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Tracey's Story

By Tracey Benefield, Girl Experience Specialist for Girl Scouts of the Texas Oklahoma Plains

I was born in Hale Center to two teenagers. Naturally, my life came with a lot of challenges. I was born into a hole called poverty, and I knew from an early age that I would have to fight my way out. I dropped out of school at 14 to get a job and help raise my siblings, but I knew if I wanted to climb out of this hole, education would be essential. So, every night after I got home from bagging groceries, I studied for my GED.

Once I had my GED, I enrolled at South Plains College where I kept working hard, was a model student, and loved learning. But as is often the case, life happened. In my Junior year, I got pregnant. At the time, I knew I had a decision to make. I knew what it was to grow up with parents who weren’t prepared for children, and I wanted my children to be a priority. I chose my kids over my career.

So, life knocked me down a bit. I moved to Lubbock, got married, and started school here to get my degree in early childhood development. I was now going to school full-time, working two jobs, and raising a baby and a toddler.

I was on track to give my kids the kind of life I never had. But I was working so hard, that before I realized it, I looked up and was in an abusive relationship. One night it got so bad, we had to leave right then. We were homeless.

Here I was, babies in the backseat, car full of what few essentials I could grab, no money, no place to sleep, but this time my kids were down in the hole with me. I kept looking up, thinking, how in the world am I ever going to get out? I remembered I had been to a resource fair recently, so I rifled through my backpack until I found a pamphlet from Women’s Protective Services (WPS). I called the number and they told me to come down, they would give me a safe place to stay.

You can help families like Tracey's when you give to support United Way and our Community Partners.

I had been at the bottom of that hole too many times to count, but this time was different because I had the resources I needed to give me that last little boost to truly get out. As a single mother, it can be difficult to support your family alone. I was working two jobs, and still going to school at night. But because of the amazing programs available to me, I was able to eventually get out of poverty.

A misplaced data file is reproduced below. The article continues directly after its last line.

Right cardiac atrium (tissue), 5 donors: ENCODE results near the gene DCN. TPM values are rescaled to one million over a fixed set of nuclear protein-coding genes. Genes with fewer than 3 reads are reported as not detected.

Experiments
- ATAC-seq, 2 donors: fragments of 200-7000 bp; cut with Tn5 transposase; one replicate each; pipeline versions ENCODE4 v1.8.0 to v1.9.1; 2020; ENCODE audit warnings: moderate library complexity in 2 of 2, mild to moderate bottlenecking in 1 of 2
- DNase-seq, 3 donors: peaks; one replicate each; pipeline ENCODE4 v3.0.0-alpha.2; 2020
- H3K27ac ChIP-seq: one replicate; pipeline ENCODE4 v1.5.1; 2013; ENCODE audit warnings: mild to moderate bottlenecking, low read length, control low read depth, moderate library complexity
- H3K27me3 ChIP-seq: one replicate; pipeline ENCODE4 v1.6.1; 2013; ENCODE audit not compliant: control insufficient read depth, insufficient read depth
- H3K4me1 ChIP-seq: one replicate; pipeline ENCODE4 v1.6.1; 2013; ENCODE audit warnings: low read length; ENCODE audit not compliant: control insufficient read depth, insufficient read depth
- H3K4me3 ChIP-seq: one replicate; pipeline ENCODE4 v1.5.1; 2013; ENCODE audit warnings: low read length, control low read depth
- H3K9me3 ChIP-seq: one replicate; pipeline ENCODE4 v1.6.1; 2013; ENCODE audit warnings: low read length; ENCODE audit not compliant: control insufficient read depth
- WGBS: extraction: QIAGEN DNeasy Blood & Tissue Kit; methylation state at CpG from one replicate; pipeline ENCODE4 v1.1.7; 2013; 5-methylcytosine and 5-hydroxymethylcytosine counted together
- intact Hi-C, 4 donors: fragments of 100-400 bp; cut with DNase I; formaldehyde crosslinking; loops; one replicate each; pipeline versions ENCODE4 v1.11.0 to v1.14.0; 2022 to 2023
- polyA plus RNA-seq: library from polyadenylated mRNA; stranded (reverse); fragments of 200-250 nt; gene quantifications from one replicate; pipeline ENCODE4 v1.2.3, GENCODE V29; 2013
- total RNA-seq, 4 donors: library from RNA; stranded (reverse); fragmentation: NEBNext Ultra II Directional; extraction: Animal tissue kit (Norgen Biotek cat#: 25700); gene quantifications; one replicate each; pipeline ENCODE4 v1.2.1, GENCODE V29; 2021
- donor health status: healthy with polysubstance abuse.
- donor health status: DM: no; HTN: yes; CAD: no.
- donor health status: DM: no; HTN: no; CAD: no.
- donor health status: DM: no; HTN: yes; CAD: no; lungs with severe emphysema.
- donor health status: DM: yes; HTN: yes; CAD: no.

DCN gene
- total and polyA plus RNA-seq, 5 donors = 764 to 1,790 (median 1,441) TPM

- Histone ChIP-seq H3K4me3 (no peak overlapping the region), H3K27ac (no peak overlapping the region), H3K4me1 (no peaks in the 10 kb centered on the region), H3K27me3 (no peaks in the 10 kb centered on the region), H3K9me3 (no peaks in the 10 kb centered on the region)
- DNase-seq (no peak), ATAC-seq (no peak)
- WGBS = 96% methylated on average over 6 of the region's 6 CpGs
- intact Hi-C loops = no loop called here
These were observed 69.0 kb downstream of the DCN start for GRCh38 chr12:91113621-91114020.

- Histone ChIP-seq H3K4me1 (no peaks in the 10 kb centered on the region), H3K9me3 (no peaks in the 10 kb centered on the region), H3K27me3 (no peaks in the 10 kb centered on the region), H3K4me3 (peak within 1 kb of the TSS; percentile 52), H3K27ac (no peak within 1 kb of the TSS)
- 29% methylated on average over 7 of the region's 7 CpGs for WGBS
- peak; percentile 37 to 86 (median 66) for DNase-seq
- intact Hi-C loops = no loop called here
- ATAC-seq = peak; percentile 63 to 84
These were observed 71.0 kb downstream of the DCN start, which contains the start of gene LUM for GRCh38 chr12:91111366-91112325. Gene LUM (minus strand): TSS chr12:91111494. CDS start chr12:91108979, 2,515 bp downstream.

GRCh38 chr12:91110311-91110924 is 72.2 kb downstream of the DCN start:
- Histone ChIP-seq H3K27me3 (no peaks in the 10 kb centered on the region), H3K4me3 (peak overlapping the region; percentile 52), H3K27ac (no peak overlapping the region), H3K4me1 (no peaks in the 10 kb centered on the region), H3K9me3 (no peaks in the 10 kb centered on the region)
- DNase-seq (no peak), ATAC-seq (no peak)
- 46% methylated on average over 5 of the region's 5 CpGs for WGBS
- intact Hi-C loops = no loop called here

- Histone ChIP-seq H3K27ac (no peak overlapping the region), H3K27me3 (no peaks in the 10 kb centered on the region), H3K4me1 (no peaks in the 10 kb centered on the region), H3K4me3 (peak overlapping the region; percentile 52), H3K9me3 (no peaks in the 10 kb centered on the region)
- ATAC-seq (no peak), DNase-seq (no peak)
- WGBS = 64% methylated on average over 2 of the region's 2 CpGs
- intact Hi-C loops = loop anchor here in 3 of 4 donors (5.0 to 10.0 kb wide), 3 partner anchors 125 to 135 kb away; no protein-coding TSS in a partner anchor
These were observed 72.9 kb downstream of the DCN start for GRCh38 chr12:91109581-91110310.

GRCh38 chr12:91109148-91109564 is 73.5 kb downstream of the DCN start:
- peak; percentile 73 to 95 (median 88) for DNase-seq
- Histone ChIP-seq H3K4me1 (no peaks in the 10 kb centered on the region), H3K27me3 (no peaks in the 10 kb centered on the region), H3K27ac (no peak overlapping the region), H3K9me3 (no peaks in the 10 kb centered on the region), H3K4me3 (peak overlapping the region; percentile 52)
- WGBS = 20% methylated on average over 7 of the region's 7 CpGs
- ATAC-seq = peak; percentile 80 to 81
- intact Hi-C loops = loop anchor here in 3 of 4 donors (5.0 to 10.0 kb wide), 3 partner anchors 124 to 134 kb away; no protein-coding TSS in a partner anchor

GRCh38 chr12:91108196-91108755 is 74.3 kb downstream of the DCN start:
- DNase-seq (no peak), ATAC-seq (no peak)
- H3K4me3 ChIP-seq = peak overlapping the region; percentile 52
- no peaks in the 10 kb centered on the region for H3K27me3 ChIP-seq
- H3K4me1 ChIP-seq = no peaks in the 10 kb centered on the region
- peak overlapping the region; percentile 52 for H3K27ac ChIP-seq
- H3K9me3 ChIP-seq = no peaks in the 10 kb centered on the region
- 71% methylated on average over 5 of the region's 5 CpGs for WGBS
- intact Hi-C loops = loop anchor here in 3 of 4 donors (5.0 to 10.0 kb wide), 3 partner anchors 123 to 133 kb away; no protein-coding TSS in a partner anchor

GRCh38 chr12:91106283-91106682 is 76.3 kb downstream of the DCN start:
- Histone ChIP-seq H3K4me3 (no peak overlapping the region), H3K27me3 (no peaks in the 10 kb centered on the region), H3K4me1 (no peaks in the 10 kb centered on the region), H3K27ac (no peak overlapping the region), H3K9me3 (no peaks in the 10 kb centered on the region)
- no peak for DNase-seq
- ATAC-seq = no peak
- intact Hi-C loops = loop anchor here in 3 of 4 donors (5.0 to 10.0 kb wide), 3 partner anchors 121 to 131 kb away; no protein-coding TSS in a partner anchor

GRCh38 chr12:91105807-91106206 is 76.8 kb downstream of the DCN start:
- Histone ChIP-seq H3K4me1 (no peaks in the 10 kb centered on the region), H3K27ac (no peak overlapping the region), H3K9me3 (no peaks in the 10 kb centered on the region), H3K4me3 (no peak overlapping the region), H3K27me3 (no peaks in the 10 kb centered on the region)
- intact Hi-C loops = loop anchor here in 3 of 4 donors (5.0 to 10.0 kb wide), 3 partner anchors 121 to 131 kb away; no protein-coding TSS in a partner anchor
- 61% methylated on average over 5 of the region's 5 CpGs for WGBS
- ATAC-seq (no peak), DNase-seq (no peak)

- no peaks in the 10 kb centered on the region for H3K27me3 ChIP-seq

It was WPS that first gave us a safe place to turn. Legal Aid Society helped me get a protective order. Early Learning Centers provided childcare for my children while I worked. Salvation Army gave us food vouchers. Lubbock Children’s Health Clinic helped me obtain a nebulizer when my son started having life-threatening asthma attacks. And at the Parenting Cottage, I took a class on how to recognize warning signs of domestic abuse before it was too late. All are United Way Community Partners.

And even after the company I worked for closed and I was two weeks away from an eviction and homelessness again, it was Girl Scouts that gave me a job and provided me with an opportunity to finally get out of that hole.

I love what I do now. I provide opportunities for girls to learn how to be confident, capable, fearless, young women. If it wasn’t for the United Way and its Community Partners I wouldn’t be where I am today making the difference I know I make every day. That’s why this year United Way’s Campaign theme is “Rise together, so no one stands alone”. Because when communities come together to give individuals that little extra push, we help them rise out of that hole and become more then they thought they could be.

Because of all the support offered to me by United Way, I was able to finally climb out of my hole and turn around to help others out of theirs. So, I want to just end my story by saying thank you. Thank you for your commitment to volunteering your time and money to help our community grow into a place where we can rise together, so no one stands alone!

Like Tracey, you can ensure that no one in our community stands alone. Give and do your part to help more than 120,000 people on the South Plains.

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